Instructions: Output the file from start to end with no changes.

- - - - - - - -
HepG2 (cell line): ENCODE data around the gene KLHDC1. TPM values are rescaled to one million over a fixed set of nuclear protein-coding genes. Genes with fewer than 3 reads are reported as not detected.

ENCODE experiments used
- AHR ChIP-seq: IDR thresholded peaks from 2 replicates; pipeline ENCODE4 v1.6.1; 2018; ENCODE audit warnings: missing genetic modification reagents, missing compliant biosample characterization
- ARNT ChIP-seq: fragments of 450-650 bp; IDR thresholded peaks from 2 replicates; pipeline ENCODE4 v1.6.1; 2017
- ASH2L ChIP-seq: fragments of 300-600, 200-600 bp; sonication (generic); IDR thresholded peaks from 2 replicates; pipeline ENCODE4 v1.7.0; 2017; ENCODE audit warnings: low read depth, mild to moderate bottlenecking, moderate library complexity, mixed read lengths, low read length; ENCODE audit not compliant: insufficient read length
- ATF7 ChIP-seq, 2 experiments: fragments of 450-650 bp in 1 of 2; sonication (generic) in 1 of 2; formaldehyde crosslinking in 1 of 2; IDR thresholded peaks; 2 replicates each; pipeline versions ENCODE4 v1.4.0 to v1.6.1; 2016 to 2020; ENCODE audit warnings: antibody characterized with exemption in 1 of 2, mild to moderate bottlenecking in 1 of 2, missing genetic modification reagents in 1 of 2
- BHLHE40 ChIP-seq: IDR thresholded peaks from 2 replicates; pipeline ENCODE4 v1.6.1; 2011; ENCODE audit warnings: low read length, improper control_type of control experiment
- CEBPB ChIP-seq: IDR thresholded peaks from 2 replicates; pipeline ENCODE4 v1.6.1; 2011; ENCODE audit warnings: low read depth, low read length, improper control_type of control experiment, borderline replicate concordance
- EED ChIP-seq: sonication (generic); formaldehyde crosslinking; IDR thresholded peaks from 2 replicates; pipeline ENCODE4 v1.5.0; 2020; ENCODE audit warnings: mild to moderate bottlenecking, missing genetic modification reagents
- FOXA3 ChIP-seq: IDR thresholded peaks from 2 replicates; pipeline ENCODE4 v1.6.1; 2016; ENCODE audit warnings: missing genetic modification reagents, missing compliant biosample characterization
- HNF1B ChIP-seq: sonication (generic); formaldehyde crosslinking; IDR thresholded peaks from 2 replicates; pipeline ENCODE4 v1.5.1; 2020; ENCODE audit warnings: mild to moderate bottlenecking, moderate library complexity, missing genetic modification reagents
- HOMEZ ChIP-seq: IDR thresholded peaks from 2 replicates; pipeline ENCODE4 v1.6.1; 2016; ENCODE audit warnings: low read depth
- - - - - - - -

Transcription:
HepG2 (cell line): ENCODE data around the gene KLHDC1. TPM values are rescaled to one million over a fixed set of nuclear protein-coding genes. Genes with fewer than 3 reads are reported as not detected.

ENCODE experiments used
- AHR ChIP-seq: IDR thresholded peaks from 2 replicates; pipeline ENCODE4 v1.6.1; 2018; ENCODE audit warnings: missing genetic modification reagents, missing compliant biosample characterization
- ARNT ChIP-seq: fragments of 450-650 bp; IDR thresholded peaks from 2 replicates; pipeline ENCODE4 v1.6.1; 2017
- ASH2L ChIP-seq: fragments of 300-600, 200-600 bp; sonication (generic); IDR thresholded peaks from 2 replicates; pipeline ENCODE4 v1.7.0; 2017; ENCODE audit warnings: low read depth, mild to moderate bottlenecking, moderate library complexity, mixed read lengths, low read length; ENCODE audit not compliant: insufficient read length
- ATF7 ChIP-seq, 2 experiments: fragments of 450-650 bp in 1 of 2; sonication (generic) in 1 of 2; formaldehyde crosslinking in 1 of 2; IDR thresholded peaks; 2 replicates each; pipeline versions ENCODE4 v1.4.0 to v1.6.1; 2016 to 2020; ENCODE audit warnings: antibody characterized with exemption in 1 of 2, mild to moderate bottlenecking in 1 of 2, missing genetic modification reagents in 1 of 2
- BHLHE40 ChIP-seq: IDR thresholded peaks from 2 replicates; pipeline ENCODE4 v1.6.1; 2011; ENCODE audit warnings: low read length, improper control_type of control experiment
- CEBPB ChIP-seq: IDR thresholded peaks from 2 replicates; pipeline ENCODE4 v1.6.1; 2011; ENCODE audit warnings: low read depth, low read length, improper control_type of control experiment, borderline replicate concordance
- EED ChIP-seq: sonication (generic); formaldehyde crosslinking; IDR thresholded peaks from 2 replicates; pipeline ENCODE4 v1.5.0; 2020; ENCODE audit warnings: mild to moderate bottlenecking, missing genetic modification reagents
- FOXA3 ChIP-seq: IDR thresholded peaks from 2 replicates; pipeline ENCODE4 v1.6.1; 2016; ENCODE audit warnings: missing genetic modification reagents, missing compliant biosample characterization
- HNF1B ChIP-seq: sonication (generic); formaldehyde crosslinking; IDR thresholded peaks from 2 replicates; pipeline ENCODE4 v1.5.1; 2020; ENCODE audit warnings: mild to moderate bottlenecking, moderate library complexity, missing genetic modification reagents
- HOMEZ ChIP-seq: IDR thresholded peaks from 2 replicates; pipeline ENCODE4 v1.6.1; 2016; ENCODE audit warnings: low read depth